Branding on the Brain
Marketers and advertisers routinely try to affiliate their products with U.S. colleges and universities. For instance, cellular network providers strike deals that allow them to become the “official wireless carrier” of some university or other. New research from Professor Bruce Bartholow of the University of Missouri’s Department of Psychological Sciences suggests that marketing campaigns that affiliate beer brands with universities might make those brands more appealing to underage students, creating a potential for those students to be attracted to those brands and, thus, drink more.
“The pairing of an image that represents a valued group—your university—with some product makes that product seem more desirable,” Bartholow says. “In most cases that practice is probably benign—if say, a university wanted to market facial tissue. But when it is a product that is potentially dangerous or illegal for a segment of the population, then that could be problematic.”
Different Campuses, Same Results
Based on the idea that people associate their social in-groups with positive qualities including trust and safety, Bartholow and his colleagues at the University of Colorado wondered whether pairing beer brands with logos from their universities would increase students’ brain responses to those brands, and whether the magnitude of these brain responses might predict students’ alcohol use. In one study, underage students at the University of Missouri and the University of Colorado were shown pictures of their university’s logos paired with logos for Pabst Blue Ribbon beer or FIJI water as well as images of the beer and water brands paired with an outgroup (another, less-familiar university). The researchers measured a particular type of brain activity, known as the P3 response, which is associated with the incentive value (reward value) of the images being viewed. One month later, the students completed a survey measuring their drinking over the past 30 days.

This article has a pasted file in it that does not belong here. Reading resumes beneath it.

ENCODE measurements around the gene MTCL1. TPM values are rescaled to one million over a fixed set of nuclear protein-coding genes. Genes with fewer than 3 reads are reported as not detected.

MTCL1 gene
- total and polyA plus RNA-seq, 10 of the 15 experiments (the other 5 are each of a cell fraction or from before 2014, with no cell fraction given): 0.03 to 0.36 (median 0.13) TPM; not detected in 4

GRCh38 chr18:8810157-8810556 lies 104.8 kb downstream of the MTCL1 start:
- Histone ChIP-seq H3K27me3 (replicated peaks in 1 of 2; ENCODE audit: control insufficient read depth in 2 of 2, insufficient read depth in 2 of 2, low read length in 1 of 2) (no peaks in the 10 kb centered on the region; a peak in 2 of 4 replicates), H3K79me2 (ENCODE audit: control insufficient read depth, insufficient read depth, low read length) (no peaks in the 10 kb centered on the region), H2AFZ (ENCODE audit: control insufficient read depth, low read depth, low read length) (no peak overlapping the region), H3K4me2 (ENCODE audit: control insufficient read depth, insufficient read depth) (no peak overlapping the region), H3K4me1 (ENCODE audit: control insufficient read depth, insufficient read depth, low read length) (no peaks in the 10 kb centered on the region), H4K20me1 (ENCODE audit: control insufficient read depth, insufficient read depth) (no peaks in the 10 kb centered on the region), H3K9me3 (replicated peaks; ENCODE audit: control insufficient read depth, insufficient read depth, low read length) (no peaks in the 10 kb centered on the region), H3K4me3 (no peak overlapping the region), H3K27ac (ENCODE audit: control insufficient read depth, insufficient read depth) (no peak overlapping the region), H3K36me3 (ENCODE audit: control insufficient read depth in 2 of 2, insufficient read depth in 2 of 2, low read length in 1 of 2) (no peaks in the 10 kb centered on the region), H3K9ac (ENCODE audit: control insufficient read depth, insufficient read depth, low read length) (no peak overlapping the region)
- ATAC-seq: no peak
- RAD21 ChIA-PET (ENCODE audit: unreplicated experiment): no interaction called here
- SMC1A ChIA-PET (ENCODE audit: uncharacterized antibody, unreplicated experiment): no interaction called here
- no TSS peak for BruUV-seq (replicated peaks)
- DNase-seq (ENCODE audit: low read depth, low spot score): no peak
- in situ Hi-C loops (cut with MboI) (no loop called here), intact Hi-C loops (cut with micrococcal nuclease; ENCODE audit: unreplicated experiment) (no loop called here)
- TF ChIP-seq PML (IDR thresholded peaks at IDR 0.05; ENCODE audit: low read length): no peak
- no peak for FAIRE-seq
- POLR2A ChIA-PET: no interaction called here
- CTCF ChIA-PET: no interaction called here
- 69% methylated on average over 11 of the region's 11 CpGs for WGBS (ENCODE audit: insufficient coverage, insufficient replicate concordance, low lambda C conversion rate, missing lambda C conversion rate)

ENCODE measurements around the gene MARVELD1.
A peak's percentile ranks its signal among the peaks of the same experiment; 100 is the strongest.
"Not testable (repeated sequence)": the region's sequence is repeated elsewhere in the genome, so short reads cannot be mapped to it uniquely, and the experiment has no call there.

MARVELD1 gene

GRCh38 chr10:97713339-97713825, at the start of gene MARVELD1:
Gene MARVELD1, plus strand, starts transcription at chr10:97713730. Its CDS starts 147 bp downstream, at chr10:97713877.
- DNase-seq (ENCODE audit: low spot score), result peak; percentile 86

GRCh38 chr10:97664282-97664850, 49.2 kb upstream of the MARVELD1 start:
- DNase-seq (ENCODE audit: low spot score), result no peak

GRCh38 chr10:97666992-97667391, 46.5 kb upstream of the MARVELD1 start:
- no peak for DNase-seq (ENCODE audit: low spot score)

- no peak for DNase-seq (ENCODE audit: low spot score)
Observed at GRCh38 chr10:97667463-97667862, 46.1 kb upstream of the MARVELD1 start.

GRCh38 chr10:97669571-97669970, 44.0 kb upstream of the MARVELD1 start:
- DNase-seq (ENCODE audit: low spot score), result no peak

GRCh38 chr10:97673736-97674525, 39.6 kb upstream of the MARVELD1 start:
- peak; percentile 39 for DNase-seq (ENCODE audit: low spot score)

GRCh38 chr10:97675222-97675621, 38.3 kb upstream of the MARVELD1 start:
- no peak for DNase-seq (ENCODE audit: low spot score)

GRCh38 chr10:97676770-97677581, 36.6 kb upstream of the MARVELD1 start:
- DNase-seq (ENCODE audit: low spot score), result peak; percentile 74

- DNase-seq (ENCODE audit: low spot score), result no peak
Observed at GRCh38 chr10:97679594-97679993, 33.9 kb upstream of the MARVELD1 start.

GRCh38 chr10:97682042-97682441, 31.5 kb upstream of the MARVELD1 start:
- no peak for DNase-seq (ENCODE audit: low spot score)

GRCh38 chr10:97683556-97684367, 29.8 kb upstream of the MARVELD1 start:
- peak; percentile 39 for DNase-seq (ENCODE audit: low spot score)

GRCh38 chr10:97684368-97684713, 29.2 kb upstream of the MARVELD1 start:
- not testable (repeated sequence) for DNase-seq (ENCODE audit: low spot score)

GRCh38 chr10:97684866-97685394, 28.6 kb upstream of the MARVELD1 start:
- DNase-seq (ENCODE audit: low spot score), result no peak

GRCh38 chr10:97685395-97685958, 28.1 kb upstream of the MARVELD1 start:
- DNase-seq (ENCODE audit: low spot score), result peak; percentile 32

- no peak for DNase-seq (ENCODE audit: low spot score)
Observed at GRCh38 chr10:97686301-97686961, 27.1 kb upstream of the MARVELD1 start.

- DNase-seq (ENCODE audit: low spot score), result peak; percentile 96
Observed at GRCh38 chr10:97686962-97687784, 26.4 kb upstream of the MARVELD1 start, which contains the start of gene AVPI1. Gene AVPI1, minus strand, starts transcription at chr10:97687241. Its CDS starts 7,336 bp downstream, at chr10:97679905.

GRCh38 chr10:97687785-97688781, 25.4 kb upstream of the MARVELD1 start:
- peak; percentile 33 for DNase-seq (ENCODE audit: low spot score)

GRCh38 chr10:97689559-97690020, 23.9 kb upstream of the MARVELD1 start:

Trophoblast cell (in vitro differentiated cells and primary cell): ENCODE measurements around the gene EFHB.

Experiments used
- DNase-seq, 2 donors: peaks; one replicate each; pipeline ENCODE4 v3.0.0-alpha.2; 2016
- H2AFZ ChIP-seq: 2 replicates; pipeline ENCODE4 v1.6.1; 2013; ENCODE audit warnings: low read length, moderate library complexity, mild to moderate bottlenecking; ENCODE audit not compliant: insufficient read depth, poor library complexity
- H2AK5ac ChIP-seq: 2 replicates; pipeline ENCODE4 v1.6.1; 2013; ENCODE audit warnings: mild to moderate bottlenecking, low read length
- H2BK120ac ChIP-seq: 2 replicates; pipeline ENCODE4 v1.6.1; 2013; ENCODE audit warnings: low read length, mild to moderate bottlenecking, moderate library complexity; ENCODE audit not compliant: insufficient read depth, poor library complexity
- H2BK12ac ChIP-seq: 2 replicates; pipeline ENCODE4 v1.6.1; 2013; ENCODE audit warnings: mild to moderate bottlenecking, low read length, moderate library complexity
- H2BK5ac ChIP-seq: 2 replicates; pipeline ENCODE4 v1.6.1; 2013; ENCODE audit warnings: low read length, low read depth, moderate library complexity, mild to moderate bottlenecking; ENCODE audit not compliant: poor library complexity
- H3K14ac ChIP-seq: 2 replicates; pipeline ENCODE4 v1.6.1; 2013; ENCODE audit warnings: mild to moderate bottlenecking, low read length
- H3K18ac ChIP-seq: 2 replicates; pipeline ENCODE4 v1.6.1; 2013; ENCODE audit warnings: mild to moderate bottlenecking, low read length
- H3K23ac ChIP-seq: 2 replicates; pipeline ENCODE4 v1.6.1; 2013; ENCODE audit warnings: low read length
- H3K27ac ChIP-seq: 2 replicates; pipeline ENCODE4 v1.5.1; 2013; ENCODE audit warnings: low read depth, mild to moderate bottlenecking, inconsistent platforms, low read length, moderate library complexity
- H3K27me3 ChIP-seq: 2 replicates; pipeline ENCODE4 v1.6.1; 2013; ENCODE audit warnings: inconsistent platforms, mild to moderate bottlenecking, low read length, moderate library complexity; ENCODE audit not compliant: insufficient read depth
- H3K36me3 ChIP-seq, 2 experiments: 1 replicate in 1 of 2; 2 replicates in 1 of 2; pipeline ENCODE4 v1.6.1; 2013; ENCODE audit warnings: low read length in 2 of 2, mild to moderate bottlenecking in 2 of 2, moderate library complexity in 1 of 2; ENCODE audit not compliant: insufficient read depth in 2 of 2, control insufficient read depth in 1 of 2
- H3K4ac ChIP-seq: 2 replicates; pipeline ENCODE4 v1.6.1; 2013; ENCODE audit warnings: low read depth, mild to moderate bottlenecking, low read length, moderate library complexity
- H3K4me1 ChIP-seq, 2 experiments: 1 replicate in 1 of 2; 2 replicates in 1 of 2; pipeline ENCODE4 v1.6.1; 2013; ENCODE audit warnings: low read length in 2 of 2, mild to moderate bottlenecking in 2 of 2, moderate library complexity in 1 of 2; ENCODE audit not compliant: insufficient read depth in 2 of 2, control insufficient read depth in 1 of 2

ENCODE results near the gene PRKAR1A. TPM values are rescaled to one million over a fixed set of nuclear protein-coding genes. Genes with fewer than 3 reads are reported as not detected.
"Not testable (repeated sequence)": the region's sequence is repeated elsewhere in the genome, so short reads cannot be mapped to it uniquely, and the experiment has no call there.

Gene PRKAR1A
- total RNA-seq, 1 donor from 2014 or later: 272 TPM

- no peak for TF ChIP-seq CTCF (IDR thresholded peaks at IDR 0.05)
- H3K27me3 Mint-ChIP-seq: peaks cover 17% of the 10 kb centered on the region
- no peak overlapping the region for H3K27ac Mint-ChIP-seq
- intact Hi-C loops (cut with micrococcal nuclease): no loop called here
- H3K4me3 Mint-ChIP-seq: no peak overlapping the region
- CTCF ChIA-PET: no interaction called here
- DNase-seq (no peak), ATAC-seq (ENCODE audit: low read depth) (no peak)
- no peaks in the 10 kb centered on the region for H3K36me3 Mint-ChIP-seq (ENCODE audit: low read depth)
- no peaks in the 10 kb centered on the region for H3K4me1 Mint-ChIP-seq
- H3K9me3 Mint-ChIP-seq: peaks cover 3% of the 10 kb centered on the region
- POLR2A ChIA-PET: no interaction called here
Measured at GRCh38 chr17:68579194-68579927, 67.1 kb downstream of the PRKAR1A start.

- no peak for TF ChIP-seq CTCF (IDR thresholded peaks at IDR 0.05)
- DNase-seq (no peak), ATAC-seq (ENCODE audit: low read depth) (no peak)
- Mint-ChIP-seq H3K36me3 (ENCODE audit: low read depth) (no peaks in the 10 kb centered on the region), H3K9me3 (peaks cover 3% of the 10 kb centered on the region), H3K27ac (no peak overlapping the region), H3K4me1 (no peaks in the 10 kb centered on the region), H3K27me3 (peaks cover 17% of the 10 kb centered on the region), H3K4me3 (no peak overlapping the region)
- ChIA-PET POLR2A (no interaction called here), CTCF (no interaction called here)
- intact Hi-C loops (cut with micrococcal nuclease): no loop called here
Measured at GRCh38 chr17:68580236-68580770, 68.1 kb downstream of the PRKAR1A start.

“The brain response to the beer paired with their university logo was strongest among people who more strongly identified with their university—so if you consider being a student at your university an important part of who you are, you had a bigger response,” Bartholow says. In addition, “people who showed the largest responses to that combination of beer logo plus their university logo were the ones who showed increases in drinking a month after the study.”
Basketball and Beer
In a second study, Bartholow and his colleagues tried to mimic real-world conditions by having students watch video clips from either an MU or a CU basketball game (both teams played—and beat—the University of California during the 2009–10 NCAA men’s basketball season) with three commercial breaks interspersed during the clips. The commercial breaks each included ads for some unrelated products in addition to an ad for either Dasani water or Pabst Blue Ribbon beer. Following the game clips, students were shown images of PBR logos, Dasani logos, and various filler images while the researchers monitored their brain activity. Bartholow says they wanted to know if having seen an ad for a product influences the brain’s response to an image of that product a few minutes later, and whether there is a difference for people who saw their home team or another team play.
“The bottom line is we see the biggest brain responses to the beer logos among people who saw a home team game and who saw the PBR ads during the game,” he says.
Bartholow says the research helps contribute to an understanding of how our brains are susceptible to alcohol marketing as well as the risks for underage alcohol use. He says it also shows the importance of social context and social motives in determining the effectiveness of alcohol-related marketing.
“A lot of research has shown that we tend to trust things that we see as part of our own group,” he says. “It’s this in-group trust, or safety effect, that we want to make sure is not being transferred to something that is potentially dangerous.”